Greece and Turkey put a territorial dispute in the Aegean on the back-burner in talks in Athens today, stressing their common commercial interests ahead of UN-sponsored talks over Cyprus.
Greek Prime Minister Alexis Tsipras and his Turkish counterpart Binali Yildirim agreed to strengthen ties in tourism, transport and energy at the talks.
The two countries are also working closely together on the TAP and Turkish Stream gas pipelines to carry gas into Europe through Turkey.
But the leaders did not hide their differences over a territorial dispute in the Aegean when speaking to journalists after their meeting.
While focusing on deepening commercial ties, the two countries need to work on resolving the Aegean dispute, said Tsipras.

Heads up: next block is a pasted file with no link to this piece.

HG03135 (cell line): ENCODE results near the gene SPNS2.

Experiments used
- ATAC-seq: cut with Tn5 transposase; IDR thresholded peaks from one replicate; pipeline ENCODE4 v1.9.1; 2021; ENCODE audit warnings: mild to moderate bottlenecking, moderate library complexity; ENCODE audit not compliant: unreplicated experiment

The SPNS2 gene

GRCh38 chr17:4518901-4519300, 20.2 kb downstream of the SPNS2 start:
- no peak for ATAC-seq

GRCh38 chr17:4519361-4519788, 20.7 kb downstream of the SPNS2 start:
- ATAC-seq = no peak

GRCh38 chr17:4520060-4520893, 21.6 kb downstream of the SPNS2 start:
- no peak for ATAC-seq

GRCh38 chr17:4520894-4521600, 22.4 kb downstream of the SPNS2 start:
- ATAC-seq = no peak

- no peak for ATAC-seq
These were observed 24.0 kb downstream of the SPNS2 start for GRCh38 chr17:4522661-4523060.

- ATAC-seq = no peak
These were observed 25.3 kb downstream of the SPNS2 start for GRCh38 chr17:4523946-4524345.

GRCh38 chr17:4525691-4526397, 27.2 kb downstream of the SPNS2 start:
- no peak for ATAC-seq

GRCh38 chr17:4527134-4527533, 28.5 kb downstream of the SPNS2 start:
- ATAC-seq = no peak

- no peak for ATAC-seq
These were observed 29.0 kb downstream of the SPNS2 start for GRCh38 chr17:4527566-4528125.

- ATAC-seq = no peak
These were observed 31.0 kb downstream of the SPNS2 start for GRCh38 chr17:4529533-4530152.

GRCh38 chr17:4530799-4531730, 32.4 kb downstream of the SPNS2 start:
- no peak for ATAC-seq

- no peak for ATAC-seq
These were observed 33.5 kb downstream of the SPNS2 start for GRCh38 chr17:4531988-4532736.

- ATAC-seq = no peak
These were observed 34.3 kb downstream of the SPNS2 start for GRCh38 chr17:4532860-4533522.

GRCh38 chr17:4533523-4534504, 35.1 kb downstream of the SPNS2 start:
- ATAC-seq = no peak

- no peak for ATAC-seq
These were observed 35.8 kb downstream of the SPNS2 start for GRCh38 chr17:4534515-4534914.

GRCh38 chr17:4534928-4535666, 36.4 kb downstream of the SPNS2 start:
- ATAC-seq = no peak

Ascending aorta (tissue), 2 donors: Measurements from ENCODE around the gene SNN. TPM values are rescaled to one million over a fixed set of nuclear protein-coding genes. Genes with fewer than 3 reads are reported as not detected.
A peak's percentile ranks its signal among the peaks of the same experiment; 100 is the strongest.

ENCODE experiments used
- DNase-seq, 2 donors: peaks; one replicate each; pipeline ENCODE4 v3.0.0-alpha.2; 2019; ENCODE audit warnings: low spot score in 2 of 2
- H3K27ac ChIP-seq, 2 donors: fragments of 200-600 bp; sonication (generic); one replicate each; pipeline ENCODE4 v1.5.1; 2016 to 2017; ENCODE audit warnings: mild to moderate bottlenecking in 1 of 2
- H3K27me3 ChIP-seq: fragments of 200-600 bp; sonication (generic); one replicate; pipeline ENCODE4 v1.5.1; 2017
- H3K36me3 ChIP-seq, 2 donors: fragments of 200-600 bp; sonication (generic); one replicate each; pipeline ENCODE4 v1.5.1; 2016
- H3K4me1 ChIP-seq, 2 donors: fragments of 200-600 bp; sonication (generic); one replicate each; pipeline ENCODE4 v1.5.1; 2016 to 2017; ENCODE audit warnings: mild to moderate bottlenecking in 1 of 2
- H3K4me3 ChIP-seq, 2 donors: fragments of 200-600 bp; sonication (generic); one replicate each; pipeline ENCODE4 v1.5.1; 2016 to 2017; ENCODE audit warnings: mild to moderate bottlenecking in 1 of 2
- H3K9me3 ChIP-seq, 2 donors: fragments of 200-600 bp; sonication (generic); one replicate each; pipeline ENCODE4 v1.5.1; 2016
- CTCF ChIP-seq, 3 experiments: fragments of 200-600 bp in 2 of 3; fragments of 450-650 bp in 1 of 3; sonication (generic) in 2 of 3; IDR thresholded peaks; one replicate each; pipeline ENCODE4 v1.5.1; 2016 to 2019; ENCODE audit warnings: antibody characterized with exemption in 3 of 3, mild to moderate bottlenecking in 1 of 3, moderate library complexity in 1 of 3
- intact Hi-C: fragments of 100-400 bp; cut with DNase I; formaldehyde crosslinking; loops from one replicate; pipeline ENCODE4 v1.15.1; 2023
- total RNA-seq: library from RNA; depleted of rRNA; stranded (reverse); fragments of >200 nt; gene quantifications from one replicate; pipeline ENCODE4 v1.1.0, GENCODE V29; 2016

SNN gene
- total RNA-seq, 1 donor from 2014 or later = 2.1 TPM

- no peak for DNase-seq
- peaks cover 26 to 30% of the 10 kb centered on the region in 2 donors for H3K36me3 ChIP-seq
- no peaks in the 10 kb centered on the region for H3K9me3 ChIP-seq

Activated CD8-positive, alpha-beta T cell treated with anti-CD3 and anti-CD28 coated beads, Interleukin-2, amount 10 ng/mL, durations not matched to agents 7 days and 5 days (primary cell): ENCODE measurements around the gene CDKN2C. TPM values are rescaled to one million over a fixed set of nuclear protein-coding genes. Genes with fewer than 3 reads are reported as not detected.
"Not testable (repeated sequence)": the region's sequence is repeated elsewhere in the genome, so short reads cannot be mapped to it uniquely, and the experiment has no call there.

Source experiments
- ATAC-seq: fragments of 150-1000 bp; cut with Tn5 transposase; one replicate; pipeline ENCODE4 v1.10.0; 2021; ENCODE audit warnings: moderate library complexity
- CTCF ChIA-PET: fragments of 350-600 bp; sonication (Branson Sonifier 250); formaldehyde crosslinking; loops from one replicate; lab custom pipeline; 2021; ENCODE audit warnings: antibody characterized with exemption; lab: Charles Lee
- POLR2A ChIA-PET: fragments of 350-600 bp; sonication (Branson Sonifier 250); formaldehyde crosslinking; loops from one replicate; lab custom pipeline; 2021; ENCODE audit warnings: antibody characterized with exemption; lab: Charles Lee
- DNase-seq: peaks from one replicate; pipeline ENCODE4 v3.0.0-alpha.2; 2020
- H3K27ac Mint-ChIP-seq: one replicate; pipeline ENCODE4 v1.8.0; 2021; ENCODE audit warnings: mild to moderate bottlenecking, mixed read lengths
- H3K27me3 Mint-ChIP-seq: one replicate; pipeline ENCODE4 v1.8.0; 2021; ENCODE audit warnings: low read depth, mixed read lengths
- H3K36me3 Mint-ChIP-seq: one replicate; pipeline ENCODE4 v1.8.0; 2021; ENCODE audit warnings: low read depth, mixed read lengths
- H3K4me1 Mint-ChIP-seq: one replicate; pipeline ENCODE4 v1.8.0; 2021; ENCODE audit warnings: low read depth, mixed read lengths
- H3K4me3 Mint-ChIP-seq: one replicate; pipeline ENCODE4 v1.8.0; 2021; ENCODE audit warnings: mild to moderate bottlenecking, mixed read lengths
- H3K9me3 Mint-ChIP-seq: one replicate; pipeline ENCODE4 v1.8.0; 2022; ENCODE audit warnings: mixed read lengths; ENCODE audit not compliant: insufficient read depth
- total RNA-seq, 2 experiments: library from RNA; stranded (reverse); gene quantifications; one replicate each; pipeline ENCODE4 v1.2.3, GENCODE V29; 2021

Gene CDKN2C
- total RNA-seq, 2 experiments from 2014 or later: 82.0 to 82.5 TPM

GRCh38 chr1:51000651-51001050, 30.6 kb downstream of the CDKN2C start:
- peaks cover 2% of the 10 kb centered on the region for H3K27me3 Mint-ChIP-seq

He claimed that Turkish violations of Greek airspace and territorial waters in the Aegean Sea had increased over the last nine months.
"The Aegean must remain a sea of peace and stability," said Tsipras.
But territorial violations had occurred on both sides, according to Yildirim who said it was best to focus on areas of agreement.
He thanked Tsipras for his support in Turkey's bid to join the European Union while repeating his call for the EU to make good on its side of an agreement with Ankara to cut the flow of migrants from Turkish coasts into Europe.
Brussels had offered Turkey a three-billion euro package and a visa waiver for Turkish nationals if they helped migrants on Turkish soil so they did not move on into Europe.
(This story has not been edited by Business Standard staff and is auto-generated from a syndicated feed.)